Editorial: The American spirit — Efforts to assist local Head Start kids during shutdown are commendable
by The Anniston Star Editorial Board
Oct 02, 2013 | 1925 views |  0 comments | 22 22 recommendations | email to a friend | print
Shanae Collins is volunteering her time to help teach kids at The Life Center Church in Hobson City. The church opened it's doors to kids Tuesday morning after Head Start was shutdown due to the government shutdown.   (Photo by Trent Penny)
Shanae Collins is volunteering her time to help teach kids at The Life Center Church in Hobson City. The church opened it's doors to kids Tuesday morning after Head Start was shutdown due to the government shutdown. (Photo by Trent Penny)
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In only a few days, the shutdown of the federal government has displayed countless examples of America’s not-so-pleasant side: oblivious lawmakers, harmful political squabbles, shuttered federal departments and real doubt about Congress’ competence.

The shutdown also has given the best among us chances to highlight the American spirit.

With that, we give you Shanae Collins, Erica Butts, Taqua Robertson and Eugene Leonard and Ericka Richmond.

Collectively, those five are part, though not all, of the story surrounding Head Start in northeast Alabama, which, like so many other federally funded programs, is shut down until further notice. On Wednesday, a story by The Star’s Eddie Burkhalter described the efforts these Alabamians undertook to provide Head Start children with a safe and educational environment during the shutdown. It is nothing short of exemplary.

Leonard, the pastor at Life Center Church in Hobson City, agreed to host classes for the children.

Richmond, an Army major stationed at the National Guard Training Center at Fort McClellan, delivered a cash donation to the church to help with the children’s classes.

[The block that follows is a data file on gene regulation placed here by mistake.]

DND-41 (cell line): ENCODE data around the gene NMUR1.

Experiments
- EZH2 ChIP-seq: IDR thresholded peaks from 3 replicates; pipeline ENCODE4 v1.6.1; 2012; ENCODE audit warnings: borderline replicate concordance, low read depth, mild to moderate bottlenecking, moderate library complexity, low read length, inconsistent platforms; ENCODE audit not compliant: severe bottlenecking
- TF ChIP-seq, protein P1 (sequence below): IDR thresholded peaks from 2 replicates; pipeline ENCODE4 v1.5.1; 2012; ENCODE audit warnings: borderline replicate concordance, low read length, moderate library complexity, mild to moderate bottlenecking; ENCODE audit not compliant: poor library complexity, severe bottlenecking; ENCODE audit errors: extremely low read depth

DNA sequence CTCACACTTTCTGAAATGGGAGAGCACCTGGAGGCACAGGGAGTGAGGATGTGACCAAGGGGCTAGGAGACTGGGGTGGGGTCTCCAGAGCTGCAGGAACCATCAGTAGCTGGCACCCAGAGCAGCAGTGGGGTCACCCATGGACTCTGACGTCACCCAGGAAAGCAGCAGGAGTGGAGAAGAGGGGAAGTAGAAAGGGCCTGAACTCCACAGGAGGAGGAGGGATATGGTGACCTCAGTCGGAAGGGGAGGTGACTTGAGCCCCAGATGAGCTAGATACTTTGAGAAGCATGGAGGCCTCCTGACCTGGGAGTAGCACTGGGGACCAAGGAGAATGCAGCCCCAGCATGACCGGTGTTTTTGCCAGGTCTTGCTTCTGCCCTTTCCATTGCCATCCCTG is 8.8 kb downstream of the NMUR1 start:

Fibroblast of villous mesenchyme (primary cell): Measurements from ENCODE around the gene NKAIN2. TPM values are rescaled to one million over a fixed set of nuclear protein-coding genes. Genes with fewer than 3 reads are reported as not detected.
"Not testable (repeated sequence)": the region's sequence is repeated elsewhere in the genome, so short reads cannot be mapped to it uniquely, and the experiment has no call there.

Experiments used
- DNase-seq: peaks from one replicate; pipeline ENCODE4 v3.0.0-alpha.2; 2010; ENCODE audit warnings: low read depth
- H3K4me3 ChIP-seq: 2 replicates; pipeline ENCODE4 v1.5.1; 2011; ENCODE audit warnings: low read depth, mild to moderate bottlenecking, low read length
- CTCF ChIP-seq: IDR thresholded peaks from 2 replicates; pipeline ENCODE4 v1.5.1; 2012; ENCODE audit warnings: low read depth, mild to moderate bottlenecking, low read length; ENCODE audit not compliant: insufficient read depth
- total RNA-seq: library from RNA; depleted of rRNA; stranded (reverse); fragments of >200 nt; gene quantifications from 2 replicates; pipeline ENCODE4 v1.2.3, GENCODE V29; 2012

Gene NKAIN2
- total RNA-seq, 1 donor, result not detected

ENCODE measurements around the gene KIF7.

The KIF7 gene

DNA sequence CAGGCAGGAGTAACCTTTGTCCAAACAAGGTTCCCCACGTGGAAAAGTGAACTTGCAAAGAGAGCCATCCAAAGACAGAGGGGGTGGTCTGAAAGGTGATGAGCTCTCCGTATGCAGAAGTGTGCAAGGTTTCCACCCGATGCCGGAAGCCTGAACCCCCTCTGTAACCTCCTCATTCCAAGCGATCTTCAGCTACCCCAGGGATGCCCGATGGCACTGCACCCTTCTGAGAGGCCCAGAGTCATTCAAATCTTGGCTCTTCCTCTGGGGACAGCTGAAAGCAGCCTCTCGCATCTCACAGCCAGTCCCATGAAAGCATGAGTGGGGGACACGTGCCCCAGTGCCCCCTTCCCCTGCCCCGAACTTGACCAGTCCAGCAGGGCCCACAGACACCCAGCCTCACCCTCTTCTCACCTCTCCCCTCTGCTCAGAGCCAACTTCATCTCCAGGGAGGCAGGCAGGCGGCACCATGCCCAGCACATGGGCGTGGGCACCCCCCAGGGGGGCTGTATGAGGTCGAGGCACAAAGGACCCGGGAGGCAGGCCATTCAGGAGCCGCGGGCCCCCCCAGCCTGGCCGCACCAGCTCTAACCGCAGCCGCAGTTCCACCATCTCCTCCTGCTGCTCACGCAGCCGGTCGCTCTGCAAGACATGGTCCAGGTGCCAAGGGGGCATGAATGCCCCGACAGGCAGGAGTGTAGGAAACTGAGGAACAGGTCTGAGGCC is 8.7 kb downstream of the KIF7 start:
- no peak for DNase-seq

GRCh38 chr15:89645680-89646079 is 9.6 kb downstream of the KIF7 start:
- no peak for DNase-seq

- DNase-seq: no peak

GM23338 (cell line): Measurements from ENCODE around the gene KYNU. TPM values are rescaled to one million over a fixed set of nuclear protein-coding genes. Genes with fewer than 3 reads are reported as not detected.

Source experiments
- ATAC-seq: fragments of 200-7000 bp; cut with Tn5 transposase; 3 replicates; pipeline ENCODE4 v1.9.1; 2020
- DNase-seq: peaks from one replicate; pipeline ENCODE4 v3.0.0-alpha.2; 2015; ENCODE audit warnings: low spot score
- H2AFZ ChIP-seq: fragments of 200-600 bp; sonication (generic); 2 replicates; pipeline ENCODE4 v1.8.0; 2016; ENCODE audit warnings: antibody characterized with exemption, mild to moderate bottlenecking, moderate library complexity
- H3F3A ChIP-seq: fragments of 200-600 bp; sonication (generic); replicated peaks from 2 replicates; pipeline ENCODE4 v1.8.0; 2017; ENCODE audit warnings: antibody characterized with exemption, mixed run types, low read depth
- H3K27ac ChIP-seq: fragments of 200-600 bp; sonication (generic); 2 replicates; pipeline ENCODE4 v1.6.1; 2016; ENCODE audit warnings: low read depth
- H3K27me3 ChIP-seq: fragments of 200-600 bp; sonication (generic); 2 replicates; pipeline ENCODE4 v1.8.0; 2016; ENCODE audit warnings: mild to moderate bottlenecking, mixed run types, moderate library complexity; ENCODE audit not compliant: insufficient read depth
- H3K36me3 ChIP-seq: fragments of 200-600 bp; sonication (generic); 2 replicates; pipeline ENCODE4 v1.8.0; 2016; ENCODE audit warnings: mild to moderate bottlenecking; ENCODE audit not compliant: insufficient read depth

Butts, assistant coordinator at Norwood Head Start, is volunteering at the church class. So, too, are Collins, the parent of a child in the class, and Robertson, who worked at the Heflin Head Start.

“We’re trying to do whatever we can to help the community,” Leonard told The Star. “We had some college students who came in this morning to drop their kids off and said, ‘Thank you, because we weren’t going to go to class today without anybody to keep our kids.’ We’re going to do it until the shutdown ends, and it’s totally free.”

We’re wowed by that type of grassroots assistance, a no-strings-attached effort to help those affected by modern-day Washington’s inability to govern. In a time of need, these Alabamians reached out, found a solution and joined hands to keep the lights on for these children. The volunteers aren’t getting paid. The church isn’t charging the parents. This is the other side the shutdown story, one that should be told.

It would be folly to assume these five are the only Alabamians lending a helping hand to those affected by the shutdown. To all of them, the named and the unnamed, we tip our hat and say, loudly, thank you. You are making a trying time better for all of us.
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